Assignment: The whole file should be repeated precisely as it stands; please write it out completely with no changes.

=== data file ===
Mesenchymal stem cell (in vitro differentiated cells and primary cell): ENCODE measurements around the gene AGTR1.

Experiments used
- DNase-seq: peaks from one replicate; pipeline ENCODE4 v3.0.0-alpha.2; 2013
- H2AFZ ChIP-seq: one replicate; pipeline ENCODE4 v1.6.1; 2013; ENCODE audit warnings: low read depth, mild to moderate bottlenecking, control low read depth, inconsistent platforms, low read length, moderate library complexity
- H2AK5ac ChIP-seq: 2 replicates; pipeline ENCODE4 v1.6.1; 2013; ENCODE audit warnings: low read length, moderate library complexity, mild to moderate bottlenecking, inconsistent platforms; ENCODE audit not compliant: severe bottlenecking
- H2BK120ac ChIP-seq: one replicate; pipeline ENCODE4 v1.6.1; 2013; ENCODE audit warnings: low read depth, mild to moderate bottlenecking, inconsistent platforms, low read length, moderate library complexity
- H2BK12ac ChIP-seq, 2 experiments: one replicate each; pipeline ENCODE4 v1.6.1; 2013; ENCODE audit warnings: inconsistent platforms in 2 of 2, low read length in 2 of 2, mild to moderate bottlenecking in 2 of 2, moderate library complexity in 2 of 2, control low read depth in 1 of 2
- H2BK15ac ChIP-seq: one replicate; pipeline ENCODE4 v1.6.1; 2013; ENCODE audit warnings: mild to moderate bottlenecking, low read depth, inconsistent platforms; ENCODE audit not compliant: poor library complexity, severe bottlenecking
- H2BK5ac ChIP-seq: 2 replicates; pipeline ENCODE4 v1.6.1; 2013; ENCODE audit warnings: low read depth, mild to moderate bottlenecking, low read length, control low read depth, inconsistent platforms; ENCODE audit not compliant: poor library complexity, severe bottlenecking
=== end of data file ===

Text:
Mesenchymal stem cell (in vitro differentiated cells and primary cell): ENCODE measurements around the gene AGTR1.

Experiments used
- DNase-seq: peaks from one replicate; pipeline ENCODE4 v3.0.0-alpha.2; 2013
- H2AFZ ChIP-seq: one replicate; pipeline ENCODE4 v1.6.1; 2013; ENCODE audit warnings: low read depth, mild to moderate bottlenecking, control low read depth, inconsistent platforms, low read length, moderate library complexity
- H2AK5ac ChIP-seq: 2 replicates; pipeline ENCODE4 v1.6.1; 2013; ENCODE audit warnings: low read length, moderate library complexity, mild to moderate bottlenecking, inconsistent platforms; ENCODE audit not compliant: severe bottlenecking
- H2BK120ac ChIP-seq: one replicate; pipeline ENCODE4 v1.6.1; 2013; ENCODE audit warnings: low read depth, mild to moderate bottlenecking, inconsistent platforms, low read length, moderate library complexity
- H2BK12ac ChIP-seq, 2 experiments: one replicate each; pipeline ENCODE4 v1.6.1; 2013; ENCODE audit warnings: inconsistent platforms in 2 of 2, low read length in 2 of 2, mild to moderate bottlenecking in 2 of 2, moderate library complexity in 2 of 2, control low read depth in 1 of 2
- H2BK15ac ChIP-seq: one replicate; pipeline ENCODE4 v1.6.1; 2013; ENCODE audit warnings: mild to moderate bottlenecking, low read depth, inconsistent platforms; ENCODE audit not compliant: poor library complexity, severe bottlenecking
- H2BK5ac ChIP-seq: 2 replicates; pipeline ENCODE4 v1.6.1; 2013; ENCODE audit warnings: low read depth, mild to moderate bottlenecking, low read length, control low read depth, inconsistent platforms; ENCODE audit not compliant: poor library complexity, severe bottlenecking